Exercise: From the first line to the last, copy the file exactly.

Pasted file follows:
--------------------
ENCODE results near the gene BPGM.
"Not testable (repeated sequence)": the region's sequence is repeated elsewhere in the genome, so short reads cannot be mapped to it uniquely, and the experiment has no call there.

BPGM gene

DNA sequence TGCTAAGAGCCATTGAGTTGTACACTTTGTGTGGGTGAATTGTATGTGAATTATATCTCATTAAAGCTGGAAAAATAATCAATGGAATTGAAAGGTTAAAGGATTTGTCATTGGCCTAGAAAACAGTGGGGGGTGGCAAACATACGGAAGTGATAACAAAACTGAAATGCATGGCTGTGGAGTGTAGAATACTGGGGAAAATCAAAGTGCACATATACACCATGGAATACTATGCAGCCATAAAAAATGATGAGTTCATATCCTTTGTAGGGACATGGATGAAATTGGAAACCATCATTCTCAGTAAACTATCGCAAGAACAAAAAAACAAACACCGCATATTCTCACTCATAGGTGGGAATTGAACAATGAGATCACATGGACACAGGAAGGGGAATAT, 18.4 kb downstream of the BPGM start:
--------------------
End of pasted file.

ENCODE results near the gene BPGM.
"Not testable (repeated sequence)": the region's sequence is repeated elsewhere in the genome, so short reads cannot be mapped to it uniquely, and the experiment has no call there.

BPGM gene

DNA sequence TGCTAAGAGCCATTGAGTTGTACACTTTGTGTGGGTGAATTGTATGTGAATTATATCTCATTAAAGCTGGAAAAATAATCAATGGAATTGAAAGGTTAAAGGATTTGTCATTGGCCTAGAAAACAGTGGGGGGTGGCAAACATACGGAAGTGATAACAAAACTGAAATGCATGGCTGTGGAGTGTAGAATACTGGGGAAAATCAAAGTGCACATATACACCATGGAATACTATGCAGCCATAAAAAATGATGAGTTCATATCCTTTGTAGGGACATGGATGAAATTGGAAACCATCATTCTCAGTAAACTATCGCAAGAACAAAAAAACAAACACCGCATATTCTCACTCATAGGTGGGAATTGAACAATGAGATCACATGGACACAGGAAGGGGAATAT, 18.4 kb downstream of the BPGM start: